In addition to the OSM maps installed on my Garmin, I use a combination of Google Maps and an app called Google Maps allows me to look at the bigger picture, zoom in or out and determine whether the road is paved or dirt, and gather wayoints along my route to force the GPS to take the route I want. In addition, has more detail, better off-road routing capabilities, and lists many more campgrounds and other facilities than the Garmin and OSM maps. It’s possible to download the maps from one country at a time so you don’t need wifi to use them.

I also use an app/website called to find campsites and hotels that have secure bike parking.


For the most part, ATMs are plentiful and work well throughout Mexico, Central and South America, and are the easiest way to get money these days. Certain banks and credit card companies are better than others about not charging international transaction fees. I will leave that research up to you. I had no problem getting money from ATMs all the way until Chile and Argentina. These two countries dealt me two different problems, one (Chile) easy and one (Argentina) I still haven’t figured out.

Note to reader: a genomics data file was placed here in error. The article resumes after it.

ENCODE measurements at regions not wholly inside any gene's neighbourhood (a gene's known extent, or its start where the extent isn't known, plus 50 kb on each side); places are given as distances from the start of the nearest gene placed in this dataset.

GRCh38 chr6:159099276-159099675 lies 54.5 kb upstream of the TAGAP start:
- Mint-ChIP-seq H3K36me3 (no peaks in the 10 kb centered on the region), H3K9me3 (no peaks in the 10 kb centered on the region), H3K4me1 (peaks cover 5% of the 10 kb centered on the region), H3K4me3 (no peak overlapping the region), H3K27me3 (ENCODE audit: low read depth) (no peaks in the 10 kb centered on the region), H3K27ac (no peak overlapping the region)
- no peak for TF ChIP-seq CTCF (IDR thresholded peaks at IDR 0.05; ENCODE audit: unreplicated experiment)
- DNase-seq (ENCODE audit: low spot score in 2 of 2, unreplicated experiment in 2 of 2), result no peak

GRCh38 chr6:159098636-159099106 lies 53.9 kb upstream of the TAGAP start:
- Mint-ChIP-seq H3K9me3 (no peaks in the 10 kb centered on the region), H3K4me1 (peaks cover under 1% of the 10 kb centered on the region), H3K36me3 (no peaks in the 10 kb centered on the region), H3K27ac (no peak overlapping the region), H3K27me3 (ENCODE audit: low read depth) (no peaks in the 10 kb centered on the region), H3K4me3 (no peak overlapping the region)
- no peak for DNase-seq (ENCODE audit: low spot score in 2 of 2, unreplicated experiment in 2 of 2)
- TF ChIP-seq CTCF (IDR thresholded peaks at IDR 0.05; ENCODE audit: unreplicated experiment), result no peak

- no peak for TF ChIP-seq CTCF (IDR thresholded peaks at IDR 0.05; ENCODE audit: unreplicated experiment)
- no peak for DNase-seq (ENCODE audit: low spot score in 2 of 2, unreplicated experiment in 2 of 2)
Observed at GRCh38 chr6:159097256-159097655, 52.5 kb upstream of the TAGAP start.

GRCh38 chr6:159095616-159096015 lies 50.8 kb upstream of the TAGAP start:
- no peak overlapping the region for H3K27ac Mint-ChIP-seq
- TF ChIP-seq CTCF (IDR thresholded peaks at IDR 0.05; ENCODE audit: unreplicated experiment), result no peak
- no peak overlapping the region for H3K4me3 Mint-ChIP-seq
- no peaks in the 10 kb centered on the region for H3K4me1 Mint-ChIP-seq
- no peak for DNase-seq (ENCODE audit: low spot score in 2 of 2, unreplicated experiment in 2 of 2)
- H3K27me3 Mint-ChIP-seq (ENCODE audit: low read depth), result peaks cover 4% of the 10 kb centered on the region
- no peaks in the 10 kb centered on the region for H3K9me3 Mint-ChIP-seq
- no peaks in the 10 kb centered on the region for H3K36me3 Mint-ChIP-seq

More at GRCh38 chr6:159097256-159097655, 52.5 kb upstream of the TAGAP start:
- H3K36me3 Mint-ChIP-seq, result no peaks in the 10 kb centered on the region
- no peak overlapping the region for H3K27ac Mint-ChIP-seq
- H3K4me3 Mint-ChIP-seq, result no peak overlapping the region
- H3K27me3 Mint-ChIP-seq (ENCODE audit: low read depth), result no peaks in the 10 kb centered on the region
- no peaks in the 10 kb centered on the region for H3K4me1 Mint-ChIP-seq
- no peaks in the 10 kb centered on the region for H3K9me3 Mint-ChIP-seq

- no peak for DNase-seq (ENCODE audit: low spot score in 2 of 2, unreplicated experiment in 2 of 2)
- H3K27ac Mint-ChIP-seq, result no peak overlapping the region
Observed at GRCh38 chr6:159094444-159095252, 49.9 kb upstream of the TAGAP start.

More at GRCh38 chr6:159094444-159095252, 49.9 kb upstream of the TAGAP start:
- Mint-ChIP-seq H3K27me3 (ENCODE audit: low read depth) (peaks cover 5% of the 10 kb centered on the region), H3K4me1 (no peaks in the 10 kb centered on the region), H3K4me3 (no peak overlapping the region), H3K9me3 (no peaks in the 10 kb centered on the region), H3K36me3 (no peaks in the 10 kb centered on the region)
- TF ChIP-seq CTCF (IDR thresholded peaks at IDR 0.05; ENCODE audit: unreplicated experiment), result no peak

In Chile, nearly all ATMs, regardless of which bank you are at, are operated under the Redbank name. Just like in the US, you insert your card and enter your PIN, and then are given a variety of choices, including “Balance Inquiry”, “Deposit”, “Withdrawal from Checking”, “Withdrawal from Savings”, “Withdrawal from Credit Card”, etc (in Spanish of course). If you’re like me, you already have this routine down: insert card, enter PIN, select “Withdrawal from Checking”, select or enter amount, take cash, take card, take receipt, go. However, if you do this in Chile, you will inevitably get a “Transaction Denied” response and no money.

Here’s the tip: At the Menu Selection screen, typically in the lower left corner, is a selection that says “Extranjero”. Which means “Foreigner”. You have to select this first, then it will take you to a new screen and you can select from where and how much.